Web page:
I have set up a Docker Swarm cluster on the new Hetzner Cloud. First things first – the Hetzner Cloud is really amazing: Super simple, super cheap and performs as expected. It is not a bloated cloud provider that has 100x services and features that you can use for your servers, this keeps the costs and complexity down – I am really a big fan of it.
Now to the topic: Because the feature-set is simple, the Hetzner Cloud does not provide private networking (yet!). With only public IP addresses, we need to secure the overlay traffic between our docker containers!
Per default, Docker Swarm encrypts the traffic between the managers, so we won’t have any issues there. However, this default setting is not set for container-to-container traffic. Any traffic that uses the overlay network is not encrypted by default because most of the time people do have private network setups with a floating IP as an access point to the cluster. Docker assumes that the private network is secure and thus can spare some resources for other tasks (Which for example is not the case at DigitalOcean, so I recommend using overlay encryption anyway!).
Now, let’s assume we have the following stack:
This is a WordPress Stack that creates the WP site and a MySQL database. Those two networks are defined:
The internal overlay network is used for the communication between the WP container and the database. This network is not reachable by the outside. traefik_public is the network used for the reverse proxy. It is only attached to the WP container as this is the only public facing side of this setup.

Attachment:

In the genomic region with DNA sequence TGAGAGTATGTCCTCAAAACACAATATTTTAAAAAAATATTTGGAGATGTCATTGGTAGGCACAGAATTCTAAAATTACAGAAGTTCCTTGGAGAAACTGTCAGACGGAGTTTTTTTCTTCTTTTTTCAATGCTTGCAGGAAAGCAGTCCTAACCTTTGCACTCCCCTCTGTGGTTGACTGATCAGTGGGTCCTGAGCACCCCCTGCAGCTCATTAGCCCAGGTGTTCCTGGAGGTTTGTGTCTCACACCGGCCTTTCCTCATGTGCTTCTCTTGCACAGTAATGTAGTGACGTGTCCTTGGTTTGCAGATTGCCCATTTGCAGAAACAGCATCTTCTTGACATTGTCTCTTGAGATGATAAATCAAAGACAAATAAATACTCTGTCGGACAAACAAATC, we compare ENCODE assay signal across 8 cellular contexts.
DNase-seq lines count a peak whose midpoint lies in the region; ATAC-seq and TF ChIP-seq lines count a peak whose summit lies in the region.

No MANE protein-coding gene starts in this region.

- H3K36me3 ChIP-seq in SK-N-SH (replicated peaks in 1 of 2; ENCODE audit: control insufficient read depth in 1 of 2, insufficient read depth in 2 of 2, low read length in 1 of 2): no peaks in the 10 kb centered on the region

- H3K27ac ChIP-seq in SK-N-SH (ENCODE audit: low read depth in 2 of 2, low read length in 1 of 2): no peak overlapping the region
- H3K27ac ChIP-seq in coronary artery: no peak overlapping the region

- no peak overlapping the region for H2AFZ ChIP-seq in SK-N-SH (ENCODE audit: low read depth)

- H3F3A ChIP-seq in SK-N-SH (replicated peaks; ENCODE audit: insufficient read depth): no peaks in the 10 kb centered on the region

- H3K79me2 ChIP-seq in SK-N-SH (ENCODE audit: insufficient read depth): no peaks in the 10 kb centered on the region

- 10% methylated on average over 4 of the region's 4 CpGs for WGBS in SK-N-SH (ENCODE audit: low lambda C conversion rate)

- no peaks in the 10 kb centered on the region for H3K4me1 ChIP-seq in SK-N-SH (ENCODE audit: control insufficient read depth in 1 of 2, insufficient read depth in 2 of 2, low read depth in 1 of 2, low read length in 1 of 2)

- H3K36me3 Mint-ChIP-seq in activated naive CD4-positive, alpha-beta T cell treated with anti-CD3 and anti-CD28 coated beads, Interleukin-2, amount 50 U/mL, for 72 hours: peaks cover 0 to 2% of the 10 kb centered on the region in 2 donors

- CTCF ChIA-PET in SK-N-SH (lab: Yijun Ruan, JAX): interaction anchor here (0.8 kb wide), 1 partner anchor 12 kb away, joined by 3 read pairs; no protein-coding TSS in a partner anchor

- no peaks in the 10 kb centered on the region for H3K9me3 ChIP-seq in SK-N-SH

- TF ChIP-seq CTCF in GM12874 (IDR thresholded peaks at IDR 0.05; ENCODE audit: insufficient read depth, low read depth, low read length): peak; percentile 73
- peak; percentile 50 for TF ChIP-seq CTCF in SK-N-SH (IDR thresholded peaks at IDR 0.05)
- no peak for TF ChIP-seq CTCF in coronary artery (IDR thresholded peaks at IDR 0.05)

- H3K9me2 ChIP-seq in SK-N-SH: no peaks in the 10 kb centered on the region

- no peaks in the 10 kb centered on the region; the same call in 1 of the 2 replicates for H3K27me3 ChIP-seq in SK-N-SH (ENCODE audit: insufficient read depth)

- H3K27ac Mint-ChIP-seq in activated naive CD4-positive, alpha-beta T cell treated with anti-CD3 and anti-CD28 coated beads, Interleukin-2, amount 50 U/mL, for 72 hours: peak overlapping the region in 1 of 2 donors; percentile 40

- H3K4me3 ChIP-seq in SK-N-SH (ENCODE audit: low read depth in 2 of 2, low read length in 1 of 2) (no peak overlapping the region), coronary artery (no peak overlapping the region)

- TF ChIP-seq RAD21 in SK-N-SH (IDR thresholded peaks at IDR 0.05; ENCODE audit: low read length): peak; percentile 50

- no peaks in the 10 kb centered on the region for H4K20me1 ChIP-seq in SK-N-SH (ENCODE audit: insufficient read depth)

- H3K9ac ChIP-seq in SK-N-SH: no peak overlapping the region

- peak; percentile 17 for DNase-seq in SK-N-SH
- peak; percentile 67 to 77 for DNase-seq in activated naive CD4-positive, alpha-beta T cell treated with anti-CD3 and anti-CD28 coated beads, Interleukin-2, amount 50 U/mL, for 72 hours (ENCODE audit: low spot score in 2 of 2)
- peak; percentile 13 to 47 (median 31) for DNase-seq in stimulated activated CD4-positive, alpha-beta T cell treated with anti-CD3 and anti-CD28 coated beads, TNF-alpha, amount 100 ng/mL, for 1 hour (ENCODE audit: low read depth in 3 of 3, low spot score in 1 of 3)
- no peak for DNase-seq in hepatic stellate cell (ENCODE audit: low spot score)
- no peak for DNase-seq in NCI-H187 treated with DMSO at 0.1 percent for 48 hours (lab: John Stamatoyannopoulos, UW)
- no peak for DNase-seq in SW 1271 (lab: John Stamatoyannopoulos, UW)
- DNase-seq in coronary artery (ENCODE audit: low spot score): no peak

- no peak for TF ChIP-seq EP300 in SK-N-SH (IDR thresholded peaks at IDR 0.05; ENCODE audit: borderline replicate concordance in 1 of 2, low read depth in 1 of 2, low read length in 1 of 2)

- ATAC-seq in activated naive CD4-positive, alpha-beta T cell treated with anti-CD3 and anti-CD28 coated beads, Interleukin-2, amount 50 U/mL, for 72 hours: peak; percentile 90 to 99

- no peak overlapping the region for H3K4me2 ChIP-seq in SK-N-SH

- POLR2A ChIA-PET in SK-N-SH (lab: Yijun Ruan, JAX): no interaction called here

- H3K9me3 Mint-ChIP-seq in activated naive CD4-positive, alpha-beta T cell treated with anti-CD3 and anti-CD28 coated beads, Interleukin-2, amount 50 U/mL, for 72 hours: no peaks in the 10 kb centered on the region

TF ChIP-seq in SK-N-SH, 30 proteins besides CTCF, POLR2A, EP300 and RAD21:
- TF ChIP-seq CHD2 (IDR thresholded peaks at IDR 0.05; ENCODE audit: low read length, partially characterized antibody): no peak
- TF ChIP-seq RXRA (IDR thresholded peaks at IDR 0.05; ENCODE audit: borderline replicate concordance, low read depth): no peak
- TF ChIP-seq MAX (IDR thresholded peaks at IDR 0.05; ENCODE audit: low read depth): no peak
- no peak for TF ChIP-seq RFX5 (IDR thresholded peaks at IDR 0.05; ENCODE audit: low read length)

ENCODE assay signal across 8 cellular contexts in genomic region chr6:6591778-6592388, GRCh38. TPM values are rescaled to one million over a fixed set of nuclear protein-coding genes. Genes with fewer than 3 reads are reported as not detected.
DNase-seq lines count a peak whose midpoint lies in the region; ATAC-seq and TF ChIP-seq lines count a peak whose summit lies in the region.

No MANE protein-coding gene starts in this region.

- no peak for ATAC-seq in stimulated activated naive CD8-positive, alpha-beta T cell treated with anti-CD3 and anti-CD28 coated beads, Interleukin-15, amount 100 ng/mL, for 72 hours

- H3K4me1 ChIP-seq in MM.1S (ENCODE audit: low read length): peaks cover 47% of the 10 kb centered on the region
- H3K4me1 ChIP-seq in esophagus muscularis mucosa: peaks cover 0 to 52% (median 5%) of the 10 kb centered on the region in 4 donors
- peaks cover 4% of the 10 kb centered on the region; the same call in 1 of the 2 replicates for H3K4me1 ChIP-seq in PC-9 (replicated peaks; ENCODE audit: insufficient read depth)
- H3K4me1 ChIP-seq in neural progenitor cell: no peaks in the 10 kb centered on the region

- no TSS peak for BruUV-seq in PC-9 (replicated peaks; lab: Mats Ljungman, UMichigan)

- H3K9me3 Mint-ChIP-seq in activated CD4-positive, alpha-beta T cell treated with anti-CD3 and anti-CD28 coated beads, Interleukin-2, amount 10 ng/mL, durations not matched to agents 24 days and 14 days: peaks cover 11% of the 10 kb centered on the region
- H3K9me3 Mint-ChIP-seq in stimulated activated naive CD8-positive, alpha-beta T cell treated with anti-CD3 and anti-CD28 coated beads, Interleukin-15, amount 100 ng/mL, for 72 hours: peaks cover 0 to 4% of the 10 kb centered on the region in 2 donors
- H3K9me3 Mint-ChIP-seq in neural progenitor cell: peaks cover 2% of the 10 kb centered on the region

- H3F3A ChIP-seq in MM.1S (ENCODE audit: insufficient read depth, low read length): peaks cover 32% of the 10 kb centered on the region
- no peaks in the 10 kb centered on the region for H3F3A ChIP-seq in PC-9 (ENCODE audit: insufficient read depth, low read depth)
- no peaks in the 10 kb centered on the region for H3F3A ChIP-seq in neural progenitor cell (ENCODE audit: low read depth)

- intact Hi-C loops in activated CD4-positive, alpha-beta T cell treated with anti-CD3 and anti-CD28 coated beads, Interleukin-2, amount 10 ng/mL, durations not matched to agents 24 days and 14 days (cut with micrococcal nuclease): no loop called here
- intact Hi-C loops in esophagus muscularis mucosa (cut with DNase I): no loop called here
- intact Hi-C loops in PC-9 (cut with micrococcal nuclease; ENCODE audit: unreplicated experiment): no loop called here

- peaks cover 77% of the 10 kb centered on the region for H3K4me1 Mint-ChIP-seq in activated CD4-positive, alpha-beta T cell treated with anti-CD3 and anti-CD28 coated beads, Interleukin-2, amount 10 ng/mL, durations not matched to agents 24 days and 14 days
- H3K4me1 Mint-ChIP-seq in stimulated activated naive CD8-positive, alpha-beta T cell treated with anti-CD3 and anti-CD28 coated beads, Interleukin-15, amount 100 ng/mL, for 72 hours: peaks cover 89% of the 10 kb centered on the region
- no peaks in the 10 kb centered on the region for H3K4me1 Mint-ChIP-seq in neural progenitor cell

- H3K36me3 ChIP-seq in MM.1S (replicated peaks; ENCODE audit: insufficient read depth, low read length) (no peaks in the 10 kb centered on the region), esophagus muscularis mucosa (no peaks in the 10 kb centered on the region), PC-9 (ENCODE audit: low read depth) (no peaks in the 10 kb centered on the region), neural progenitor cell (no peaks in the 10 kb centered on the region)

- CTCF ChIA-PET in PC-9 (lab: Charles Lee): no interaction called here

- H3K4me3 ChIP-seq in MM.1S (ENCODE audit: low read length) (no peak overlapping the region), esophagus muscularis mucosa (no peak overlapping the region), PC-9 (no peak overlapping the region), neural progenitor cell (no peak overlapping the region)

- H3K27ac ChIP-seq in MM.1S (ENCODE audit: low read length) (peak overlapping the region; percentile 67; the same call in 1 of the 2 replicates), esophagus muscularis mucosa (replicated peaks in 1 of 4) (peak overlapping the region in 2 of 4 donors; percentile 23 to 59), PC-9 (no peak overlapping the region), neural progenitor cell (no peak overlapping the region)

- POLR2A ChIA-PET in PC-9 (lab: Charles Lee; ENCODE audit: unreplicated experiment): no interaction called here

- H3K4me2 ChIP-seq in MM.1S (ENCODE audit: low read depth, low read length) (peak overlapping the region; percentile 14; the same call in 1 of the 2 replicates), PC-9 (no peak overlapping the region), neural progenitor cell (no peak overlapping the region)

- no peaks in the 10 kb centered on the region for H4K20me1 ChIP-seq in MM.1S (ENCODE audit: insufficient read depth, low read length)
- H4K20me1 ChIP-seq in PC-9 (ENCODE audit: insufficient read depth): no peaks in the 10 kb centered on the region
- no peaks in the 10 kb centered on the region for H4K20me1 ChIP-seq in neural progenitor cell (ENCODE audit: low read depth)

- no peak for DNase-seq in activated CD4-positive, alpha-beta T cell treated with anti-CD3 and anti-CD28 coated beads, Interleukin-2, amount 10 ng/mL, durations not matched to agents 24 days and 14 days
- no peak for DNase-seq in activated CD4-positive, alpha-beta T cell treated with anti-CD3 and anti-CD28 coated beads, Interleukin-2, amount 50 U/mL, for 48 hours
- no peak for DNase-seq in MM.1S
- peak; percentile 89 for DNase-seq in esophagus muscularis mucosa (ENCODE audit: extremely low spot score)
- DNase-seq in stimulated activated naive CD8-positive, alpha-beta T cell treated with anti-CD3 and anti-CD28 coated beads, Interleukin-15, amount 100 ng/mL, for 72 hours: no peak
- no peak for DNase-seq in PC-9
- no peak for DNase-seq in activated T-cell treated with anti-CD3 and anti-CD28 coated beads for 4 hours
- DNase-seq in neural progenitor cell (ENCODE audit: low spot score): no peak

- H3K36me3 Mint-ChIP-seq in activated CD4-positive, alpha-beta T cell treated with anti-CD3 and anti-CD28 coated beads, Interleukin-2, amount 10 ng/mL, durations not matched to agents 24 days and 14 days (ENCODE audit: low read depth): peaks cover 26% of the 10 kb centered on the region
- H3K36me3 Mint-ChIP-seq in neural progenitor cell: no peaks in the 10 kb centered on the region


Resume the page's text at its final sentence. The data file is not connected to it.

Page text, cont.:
The problem here is: Without a secured private network, traffic running through the network internal will go out to another worker (Docker Node), it’s full plain text. Any password/authentication/<SENSITIVE_DATA> is sent as plain text between the docker containers, should they be on two different nodes.
Most of the docker images are not made for public access in their simple utilization and that’s why most keep it as simple as possible, instead of complicated encryption. You can of course build your own image to enable application side encryption.
Docker has a solution for this issue. You can simply enable encryption of the overlay network. Sadly I really didn’t see much discussion about this hence why I thought a blog post about this particular issue might be useful.
The encryption of the network needs to happen during it’s creation, you cannot encrypt a network once it has been already setup. To enable encryption we need to add a flag to the network definition:
traefik_public is of course also encrypted as you don’t want the reverse proxying to be in plain text.
The option encrypted will create a IPSec tunnel between all the workers where tasks are scheduled for a stack. This will fully encrypt all the traffic of the overlay network internal and thus allow sensitive data being shared between the database and WordPress.
You can read the official documentation about this here.
The information in regards of encryption is very “hidden” and mostly ignored in my opinion. People want to simply deploy applications with docker without thinking about the infrastructure under it and thus running into the problem like plain text traffic on overlay networks.
I hope to make people more aware of encryption with this blog post!
If you have any questions, please let me know in the comments!